she says," I want, I want , I want to drink water". Or "I don't I don't I don't want to go". When she is angry or chatting to her dolls, she does not repeat herself. Apart from that she is fine and likes playing with other kids. This started a bout a year ago after she changed from an English speaking school to An Albanian speaking school. She is going back to an English school in September.
It is quite normal. My 5 year old does it. A little bit of searching shows THIS article and THIS article. The child will most likely work this out on their own. I noticed this happens a lot when my child is excited or wants to start saying something quickly so he can have his turn talking before someone else starts talking and he has to wait.
The articles go a bit more in to depth to get more rounded knowledge on the subject, but the meat of what to do is:
First, and foremost, resist the temptation to tell your child to stop and slow down or to think about what she is going to say. Many of us feel tempted to dole out this advice because this is what works for us when we start to get tangled in our thoughts while speaking. Stuttering, however, stems from a different type of difficulty than does our grown-up ability to organize our thoughts. Telling a child to stop and slow down often serves to increase stuttering rather than decrease it.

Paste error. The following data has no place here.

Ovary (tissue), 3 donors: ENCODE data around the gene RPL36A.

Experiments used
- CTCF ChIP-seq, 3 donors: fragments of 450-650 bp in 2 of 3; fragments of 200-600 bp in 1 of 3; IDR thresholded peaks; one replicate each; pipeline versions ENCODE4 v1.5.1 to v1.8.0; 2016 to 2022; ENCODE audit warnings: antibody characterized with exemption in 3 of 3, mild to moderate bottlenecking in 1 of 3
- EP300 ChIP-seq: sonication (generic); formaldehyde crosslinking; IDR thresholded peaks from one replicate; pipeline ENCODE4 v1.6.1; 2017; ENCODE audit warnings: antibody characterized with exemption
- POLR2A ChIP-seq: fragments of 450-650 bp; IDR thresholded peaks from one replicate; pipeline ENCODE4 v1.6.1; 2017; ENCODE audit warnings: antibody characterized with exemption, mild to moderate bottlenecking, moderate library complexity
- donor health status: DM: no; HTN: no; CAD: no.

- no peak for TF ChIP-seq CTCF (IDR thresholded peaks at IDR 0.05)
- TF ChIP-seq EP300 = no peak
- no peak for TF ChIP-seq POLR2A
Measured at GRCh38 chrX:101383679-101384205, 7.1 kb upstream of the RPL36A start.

Instead of interrupting your child or calling attention to the stutter, do the opposite: Give your child eye contact, give her plenty of time to finish her thought, and then simply respond to the content of what she said. I know it's hard to avoid the temptation to interrupt your child. No parent wants to watch their child struggle, and it's only human nature to want to help. But rest assured that by doing nothing--by letting your child finish in her own time--you are actually very much doing something.
Then, when you go to respond to what your child is saying, pause a moment before you respond. Allow the pace of the conversation to slow a bit. When you respond, talk slowly and calmly, but naturally at the same time (a tricky feat, for sure. It took me many times in grad school to get it right!). Although many children do not respond to being directly told to "stop" and "slow down," they do respond when this type of speaking is subtly demonstrated for them by an adult. No need to tell them what you are doing-- just slow down the pace of the conversation on your own and watch as your child follows your lead.